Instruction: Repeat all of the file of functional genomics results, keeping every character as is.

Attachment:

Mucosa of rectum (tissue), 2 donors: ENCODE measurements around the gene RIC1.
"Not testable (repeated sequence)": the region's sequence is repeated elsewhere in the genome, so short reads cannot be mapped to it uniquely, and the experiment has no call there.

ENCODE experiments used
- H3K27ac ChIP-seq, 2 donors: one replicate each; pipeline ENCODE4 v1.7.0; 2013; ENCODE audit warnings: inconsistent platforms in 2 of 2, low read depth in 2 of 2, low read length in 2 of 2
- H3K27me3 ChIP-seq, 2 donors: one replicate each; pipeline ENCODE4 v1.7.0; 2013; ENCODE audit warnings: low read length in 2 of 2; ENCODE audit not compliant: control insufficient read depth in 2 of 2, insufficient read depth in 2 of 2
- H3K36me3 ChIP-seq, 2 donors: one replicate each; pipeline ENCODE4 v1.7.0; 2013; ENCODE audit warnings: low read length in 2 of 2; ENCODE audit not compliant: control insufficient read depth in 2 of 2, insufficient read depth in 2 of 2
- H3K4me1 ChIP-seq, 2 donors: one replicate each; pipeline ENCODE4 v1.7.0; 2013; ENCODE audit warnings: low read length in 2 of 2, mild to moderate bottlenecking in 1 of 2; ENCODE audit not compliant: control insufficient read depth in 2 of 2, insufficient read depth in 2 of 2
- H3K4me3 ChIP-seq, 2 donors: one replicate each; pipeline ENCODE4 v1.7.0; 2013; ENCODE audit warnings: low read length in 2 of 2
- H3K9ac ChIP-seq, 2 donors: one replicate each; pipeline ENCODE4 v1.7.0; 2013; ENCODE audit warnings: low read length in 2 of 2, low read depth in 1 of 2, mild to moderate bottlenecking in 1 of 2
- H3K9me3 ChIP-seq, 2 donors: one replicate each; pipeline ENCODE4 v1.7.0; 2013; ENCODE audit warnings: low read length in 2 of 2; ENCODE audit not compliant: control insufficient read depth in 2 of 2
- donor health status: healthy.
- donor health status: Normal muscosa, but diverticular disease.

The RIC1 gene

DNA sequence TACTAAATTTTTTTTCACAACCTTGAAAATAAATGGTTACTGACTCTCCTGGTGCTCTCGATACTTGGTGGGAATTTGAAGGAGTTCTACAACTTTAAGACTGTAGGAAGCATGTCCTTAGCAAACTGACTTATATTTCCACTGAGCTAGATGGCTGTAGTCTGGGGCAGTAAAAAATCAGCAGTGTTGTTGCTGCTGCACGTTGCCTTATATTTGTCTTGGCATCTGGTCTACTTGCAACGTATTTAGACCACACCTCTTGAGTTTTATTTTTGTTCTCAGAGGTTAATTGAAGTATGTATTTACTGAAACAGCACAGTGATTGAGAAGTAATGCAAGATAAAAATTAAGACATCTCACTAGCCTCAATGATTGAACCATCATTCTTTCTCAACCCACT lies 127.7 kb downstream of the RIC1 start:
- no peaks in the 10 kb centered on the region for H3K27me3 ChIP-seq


Mucosa of rectum (tissue), 2 donors: ENCODE measurements around the gene RIC1.
"Not testable (repeated sequence)": the region's sequence is repeated elsewhere in the genome, so short reads cannot be mapped to it uniquely, and the experiment has no call there.

ENCODE experiments used
- H3K27ac ChIP-seq, 2 donors: one replicate each; pipeline ENCODE4 v1.7.0; 2013; ENCODE audit warnings: inconsistent platforms in 2 of 2, low read depth in 2 of 2, low read length in 2 of 2
- H3K27me3 ChIP-seq, 2 donors: one replicate each; pipeline ENCODE4 v1.7.0; 2013; ENCODE audit warnings: low read length in 2 of 2; ENCODE audit not compliant: control insufficient read depth in 2 of 2, insufficient read depth in 2 of 2
- H3K36me3 ChIP-seq, 2 donors: one replicate each; pipeline ENCODE4 v1.7.0; 2013; ENCODE audit warnings: low read length in 2 of 2; ENCODE audit not compliant: control insufficient read depth in 2 of 2, insufficient read depth in 2 of 2
- H3K4me1 ChIP-seq, 2 donors: one replicate each; pipeline ENCODE4 v1.7.0; 2013; ENCODE audit warnings: low read length in 2 of 2, mild to moderate bottlenecking in 1 of 2; ENCODE audit not compliant: control insufficient read depth in 2 of 2, insufficient read depth in 2 of 2
- H3K4me3 ChIP-seq, 2 donors: one replicate each; pipeline ENCODE4 v1.7.0; 2013; ENCODE audit warnings: low read length in 2 of 2
- H3K9ac ChIP-seq, 2 donors: one replicate each; pipeline ENCODE4 v1.7.0; 2013; ENCODE audit warnings: low read length in 2 of 2, low read depth in 1 of 2, mild to moderate bottlenecking in 1 of 2
- H3K9me3 ChIP-seq, 2 donors: one replicate each; pipeline ENCODE4 v1.7.0; 2013; ENCODE audit warnings: low read length in 2 of 2; ENCODE audit not compliant: control insufficient read depth in 2 of 2
- donor health status: healthy.
- donor health status: Normal muscosa, but diverticular disease.

The RIC1 gene

DNA sequence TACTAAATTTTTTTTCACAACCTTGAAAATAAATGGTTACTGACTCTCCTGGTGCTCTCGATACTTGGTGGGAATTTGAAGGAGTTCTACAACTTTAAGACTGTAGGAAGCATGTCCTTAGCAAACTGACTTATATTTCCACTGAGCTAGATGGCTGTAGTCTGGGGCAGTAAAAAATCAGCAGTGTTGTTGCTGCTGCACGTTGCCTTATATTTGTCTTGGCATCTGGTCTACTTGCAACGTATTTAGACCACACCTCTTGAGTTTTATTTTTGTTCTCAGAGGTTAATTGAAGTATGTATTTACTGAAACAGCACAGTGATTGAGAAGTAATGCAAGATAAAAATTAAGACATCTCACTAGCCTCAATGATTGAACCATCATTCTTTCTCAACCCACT lies 127.7 kb downstream of the RIC1 start:
- no peaks in the 10 kb centered on the region for H3K27me3 ChIP-seq